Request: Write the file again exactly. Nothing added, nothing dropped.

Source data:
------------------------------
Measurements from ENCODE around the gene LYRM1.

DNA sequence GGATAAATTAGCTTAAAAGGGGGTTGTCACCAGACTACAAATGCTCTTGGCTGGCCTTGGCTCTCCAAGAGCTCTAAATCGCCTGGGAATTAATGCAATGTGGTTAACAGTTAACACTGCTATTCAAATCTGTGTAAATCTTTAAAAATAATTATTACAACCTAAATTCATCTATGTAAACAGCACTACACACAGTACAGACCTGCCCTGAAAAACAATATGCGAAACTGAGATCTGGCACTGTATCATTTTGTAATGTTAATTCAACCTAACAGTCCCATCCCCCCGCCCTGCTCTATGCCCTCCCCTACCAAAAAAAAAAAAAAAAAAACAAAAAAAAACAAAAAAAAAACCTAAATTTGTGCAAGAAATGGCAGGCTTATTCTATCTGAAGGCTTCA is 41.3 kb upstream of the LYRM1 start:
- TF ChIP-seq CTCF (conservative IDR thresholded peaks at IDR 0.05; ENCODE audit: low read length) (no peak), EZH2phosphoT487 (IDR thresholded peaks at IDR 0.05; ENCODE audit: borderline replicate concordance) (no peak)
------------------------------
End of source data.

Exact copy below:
Measurements from ENCODE around the gene LYRM1.

DNA sequence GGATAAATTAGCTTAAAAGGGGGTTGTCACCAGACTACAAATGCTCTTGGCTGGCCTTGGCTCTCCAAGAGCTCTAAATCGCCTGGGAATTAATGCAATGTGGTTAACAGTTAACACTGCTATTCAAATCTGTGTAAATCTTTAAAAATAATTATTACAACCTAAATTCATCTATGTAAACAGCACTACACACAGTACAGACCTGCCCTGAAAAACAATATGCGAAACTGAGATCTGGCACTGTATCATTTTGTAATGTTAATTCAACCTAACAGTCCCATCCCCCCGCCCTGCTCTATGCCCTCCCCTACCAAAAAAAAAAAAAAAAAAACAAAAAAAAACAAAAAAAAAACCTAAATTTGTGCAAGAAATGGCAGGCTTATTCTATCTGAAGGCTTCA is 41.3 kb upstream of the LYRM1 start:
- TF ChIP-seq CTCF (conservative IDR thresholded peaks at IDR 0.05; ENCODE audit: low read length) (no peak), EZH2phosphoT487 (IDR thresholded peaks at IDR 0.05; ENCODE audit: borderline replicate concordance) (no peak)